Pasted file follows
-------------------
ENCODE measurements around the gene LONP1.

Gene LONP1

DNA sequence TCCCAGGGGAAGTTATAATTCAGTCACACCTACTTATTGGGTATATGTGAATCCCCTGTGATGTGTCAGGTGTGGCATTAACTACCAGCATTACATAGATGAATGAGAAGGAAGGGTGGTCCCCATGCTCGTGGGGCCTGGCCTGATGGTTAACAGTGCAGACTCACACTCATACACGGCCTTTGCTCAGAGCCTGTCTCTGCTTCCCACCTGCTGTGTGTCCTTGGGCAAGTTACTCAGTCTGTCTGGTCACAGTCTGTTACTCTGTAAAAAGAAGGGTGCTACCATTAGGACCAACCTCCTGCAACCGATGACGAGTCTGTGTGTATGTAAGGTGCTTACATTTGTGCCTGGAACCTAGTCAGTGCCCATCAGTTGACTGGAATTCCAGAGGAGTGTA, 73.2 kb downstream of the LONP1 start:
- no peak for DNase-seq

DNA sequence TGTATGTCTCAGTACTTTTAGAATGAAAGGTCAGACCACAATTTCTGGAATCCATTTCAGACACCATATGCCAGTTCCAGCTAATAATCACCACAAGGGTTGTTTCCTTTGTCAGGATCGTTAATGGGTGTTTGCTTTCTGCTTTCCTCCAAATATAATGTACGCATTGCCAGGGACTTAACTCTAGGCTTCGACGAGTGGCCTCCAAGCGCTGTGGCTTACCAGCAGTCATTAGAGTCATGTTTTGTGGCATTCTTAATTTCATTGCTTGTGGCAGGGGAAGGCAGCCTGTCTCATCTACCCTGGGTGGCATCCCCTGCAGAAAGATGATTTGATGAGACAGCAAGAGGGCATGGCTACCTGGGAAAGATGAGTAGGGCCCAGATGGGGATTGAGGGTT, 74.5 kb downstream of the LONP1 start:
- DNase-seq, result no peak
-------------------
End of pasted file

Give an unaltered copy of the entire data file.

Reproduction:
ENCODE measurements around the gene LONP1.

Gene LONP1

DNA sequence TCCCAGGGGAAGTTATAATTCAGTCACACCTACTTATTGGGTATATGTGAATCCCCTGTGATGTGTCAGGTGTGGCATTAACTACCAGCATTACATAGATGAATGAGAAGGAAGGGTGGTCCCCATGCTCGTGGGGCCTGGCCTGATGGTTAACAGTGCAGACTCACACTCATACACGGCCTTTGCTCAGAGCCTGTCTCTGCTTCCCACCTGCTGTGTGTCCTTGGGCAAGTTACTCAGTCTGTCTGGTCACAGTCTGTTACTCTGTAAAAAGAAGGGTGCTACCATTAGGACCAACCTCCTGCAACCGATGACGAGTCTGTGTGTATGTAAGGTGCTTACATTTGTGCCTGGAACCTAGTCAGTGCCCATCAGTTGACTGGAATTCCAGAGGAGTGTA, 73.2 kb downstream of the LONP1 start:
- no peak for DNase-seq

DNA sequence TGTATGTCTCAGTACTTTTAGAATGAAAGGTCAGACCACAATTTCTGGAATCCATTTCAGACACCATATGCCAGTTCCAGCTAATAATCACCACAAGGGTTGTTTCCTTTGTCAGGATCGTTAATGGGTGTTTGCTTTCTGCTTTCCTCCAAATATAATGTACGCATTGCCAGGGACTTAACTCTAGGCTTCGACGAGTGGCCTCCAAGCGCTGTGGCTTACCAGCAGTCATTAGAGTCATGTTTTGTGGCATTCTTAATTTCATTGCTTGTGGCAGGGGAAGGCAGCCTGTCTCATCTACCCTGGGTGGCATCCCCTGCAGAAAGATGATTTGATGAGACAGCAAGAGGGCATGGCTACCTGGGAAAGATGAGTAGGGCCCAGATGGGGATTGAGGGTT, 74.5 kb downstream of the LONP1 start:
- DNase-seq, result no peak